We're in for a wild ride. Exponentially accelerating technological, cultural, and socioeconomic evolution means that every year will see more developments than the previous one. More change will happen between now and 2050 than during all of humanity's past. Let's explore the 21st century and ride this historic wave of planetary transition with a confident open mind.

Wednesday, September 5, 2012

United Nations Extraterritorial Heritage Sites

Returning most major ancient artifacts to their countries of origin can be accomplished. With revenue sharing super museums with embassy type protection in international UN zones. 

The increasing wave of transnational requests to return invaluable pieces of history to their general geographic area opens up interesting opportunities for:

1) Novel tourist revenue sharing transnational mechanisms

2) Dramatically raising the power of UNESCO in its mission area of building global education and heritage preservation

3) General international cooperation in anthropology, archaeology, history, and architecture.

Imagine if most pieces of ancient Egyptian architecture and artifacts scattered in major (primarily Western) museums around the globe could be pulled into a sort of "mega" museum in Egypt. A truly immersive slice of an ancient world could thus be recreated with entire city blocks of a time long gone stuffed with artifacts. Considering the amount of region specific columns, building pieces, and statues that were looted from areas under former Ottoman, Chinese, Indian, etc control, entire Disney World type historical amusement tourist parks can be constructed. Rather than one giant entity like British Museum containing pieces of ancient Greece, India, or Egypt, it can contain all the most relevant pieces of historical Britain while super museums in Rome, Cairo, India, Athens can be fully stocked with their respective artifacts and expanded to contain much more.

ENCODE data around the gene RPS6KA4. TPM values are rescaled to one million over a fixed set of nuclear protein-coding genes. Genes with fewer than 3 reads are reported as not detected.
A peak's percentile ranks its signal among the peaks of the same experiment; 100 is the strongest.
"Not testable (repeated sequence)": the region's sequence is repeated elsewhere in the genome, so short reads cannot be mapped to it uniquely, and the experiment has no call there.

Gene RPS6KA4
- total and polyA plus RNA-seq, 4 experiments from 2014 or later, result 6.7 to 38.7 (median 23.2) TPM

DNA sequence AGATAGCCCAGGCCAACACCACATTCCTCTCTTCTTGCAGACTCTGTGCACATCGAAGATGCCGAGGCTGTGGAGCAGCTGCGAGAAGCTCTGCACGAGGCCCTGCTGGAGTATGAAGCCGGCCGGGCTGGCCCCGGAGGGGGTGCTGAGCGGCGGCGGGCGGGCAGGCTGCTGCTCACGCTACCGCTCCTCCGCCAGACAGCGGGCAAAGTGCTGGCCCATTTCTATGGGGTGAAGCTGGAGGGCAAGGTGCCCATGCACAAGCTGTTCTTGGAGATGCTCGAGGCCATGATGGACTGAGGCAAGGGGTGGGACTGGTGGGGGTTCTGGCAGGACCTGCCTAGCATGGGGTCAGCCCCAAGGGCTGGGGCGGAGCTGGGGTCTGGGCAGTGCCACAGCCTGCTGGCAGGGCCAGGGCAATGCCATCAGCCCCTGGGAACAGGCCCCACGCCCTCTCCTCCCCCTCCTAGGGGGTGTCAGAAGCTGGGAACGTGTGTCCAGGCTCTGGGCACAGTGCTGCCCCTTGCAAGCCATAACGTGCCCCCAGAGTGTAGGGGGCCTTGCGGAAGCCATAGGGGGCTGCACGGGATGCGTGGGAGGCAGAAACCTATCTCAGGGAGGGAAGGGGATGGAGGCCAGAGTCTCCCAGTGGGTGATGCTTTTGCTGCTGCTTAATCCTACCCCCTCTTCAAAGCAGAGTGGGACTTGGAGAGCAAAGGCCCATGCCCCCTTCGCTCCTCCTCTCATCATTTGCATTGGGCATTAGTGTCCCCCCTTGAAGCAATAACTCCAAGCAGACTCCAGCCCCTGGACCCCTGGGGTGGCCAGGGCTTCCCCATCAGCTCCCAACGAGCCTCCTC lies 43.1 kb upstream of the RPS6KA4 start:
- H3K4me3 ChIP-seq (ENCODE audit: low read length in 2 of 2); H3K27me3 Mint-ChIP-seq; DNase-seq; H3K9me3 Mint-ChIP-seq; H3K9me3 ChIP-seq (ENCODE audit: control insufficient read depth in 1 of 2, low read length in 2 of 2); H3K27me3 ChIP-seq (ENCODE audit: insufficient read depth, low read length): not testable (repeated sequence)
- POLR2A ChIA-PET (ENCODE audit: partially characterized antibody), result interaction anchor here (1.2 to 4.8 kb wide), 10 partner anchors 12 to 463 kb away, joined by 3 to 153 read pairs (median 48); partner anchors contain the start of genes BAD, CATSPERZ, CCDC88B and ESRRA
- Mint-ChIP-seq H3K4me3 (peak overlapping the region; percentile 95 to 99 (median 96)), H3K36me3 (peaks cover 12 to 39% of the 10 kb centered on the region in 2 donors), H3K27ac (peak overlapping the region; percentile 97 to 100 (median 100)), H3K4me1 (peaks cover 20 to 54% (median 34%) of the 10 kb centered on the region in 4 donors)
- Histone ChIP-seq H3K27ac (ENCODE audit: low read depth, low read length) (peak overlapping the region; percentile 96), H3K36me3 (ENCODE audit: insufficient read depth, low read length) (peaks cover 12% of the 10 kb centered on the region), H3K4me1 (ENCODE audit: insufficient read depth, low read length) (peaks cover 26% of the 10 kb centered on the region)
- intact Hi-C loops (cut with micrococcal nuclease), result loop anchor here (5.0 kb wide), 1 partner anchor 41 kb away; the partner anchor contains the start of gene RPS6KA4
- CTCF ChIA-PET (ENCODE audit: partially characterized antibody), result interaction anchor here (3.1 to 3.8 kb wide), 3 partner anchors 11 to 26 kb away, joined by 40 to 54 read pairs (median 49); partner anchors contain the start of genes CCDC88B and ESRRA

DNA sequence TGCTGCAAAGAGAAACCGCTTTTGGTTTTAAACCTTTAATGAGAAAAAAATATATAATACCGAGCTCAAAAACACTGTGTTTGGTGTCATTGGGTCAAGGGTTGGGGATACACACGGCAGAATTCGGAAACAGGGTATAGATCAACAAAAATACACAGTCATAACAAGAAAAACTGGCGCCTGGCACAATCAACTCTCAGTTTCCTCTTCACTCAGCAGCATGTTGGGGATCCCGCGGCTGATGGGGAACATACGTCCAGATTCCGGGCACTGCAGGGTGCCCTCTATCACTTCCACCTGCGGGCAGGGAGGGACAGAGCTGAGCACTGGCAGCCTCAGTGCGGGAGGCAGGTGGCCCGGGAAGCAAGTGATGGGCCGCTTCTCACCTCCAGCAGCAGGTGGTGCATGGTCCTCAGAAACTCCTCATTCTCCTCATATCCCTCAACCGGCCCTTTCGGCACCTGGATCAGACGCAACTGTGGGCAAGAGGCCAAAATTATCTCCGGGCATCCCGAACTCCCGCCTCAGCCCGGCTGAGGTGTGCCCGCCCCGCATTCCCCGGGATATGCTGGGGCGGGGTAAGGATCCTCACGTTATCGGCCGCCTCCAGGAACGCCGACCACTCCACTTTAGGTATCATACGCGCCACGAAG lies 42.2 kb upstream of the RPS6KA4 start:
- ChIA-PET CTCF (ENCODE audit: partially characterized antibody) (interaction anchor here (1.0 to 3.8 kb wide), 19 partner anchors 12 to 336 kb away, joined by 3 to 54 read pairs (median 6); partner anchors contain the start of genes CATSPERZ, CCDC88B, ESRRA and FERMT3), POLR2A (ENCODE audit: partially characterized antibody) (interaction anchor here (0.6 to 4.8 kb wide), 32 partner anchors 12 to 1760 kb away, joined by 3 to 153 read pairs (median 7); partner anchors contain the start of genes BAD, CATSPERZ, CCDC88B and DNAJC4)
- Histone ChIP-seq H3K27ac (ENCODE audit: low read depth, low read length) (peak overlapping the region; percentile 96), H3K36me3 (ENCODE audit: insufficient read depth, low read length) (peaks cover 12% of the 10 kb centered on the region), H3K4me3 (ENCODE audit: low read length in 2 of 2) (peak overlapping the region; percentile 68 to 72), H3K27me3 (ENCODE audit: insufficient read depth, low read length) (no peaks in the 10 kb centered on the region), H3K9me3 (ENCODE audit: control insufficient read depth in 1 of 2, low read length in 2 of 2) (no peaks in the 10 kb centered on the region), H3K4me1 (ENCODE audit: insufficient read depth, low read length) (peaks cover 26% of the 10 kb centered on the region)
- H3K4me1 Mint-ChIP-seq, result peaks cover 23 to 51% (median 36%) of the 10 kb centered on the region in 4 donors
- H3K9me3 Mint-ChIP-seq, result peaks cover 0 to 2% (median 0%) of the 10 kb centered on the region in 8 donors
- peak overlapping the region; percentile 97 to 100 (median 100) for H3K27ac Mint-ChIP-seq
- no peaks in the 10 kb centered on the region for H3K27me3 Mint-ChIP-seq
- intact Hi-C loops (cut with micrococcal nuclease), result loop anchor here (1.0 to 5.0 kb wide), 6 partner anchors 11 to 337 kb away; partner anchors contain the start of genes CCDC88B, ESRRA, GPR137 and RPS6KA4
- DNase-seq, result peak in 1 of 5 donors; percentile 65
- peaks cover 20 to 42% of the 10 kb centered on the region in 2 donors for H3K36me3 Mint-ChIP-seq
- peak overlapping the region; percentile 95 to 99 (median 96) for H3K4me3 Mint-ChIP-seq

Obvious major questions arise:

1) Why would countries ever part with artifacts that were acquired through either expensive archaeological efforts of their wealthy citizens, by conquest, or through superior geopolitical position?

2) Isn't it very dangerous to have all the eggs in one basket in terms of having all the biggest artifacts and pieces in one city in the case of man made or natural disaster?

3) On what grounds do we empower a specific nation state with custodial powers and allow it to potentially abuse the new monopoly on ancient physical history?

This is where UNESCO comes in. The World Heritage Convention currently provides for a reactive defense of cultural sites but UNESCO can flip that to become proactive creator of new heritage sites of sufficient transnational importance. Just as with proposals to make Jerusalem an international city, certain areas can become designated to become international heritage sites with extraterritorial protections of the entire 193 member body of the United Nations. In this manner, the host country, whether Italy, Greece, or Egypt can enjoy the full benefits of tourist traffic flying to its airports to get to the museum within its national borders while having the museum under long term control and protection of the international community. More mundane concerns of protecting the super museums from natural or man made catastrophe can be resolved with having the museums some ways away from major cities.

The powers holding on to these artifacts currently can be financially compensated with a proportional slice (based on amount of their contributed "sacrifice" of returning the loot) of the ticket sale revenue from the new international super museum complexes. Prominent countries holding the most amount of ancient history also happen to be on the UN security council. What was taken from areas such as the one under former Ottoman control can now be given back under an authoritative UN umbrella.

UN bureaucrats should always be on the look out on how to expand the powers of their organization. Focus on soft issue such as creation of new postmodern heritage sites allows precedent setting extraterritorial space building action that in the future can be utilized for more serious global projects involving energy, agriculture, and even industry. Creation of a giant Egyptian amusement park allows a foot in the door towards giving UN more teeth. Additionally, globe trotting professions like anthropologists, archaeologists, historians, etc can be provided with new streamlined travel and operational perks. An embryonic class of global citizenry does not necessarily need to wear helmets or always carry guns.

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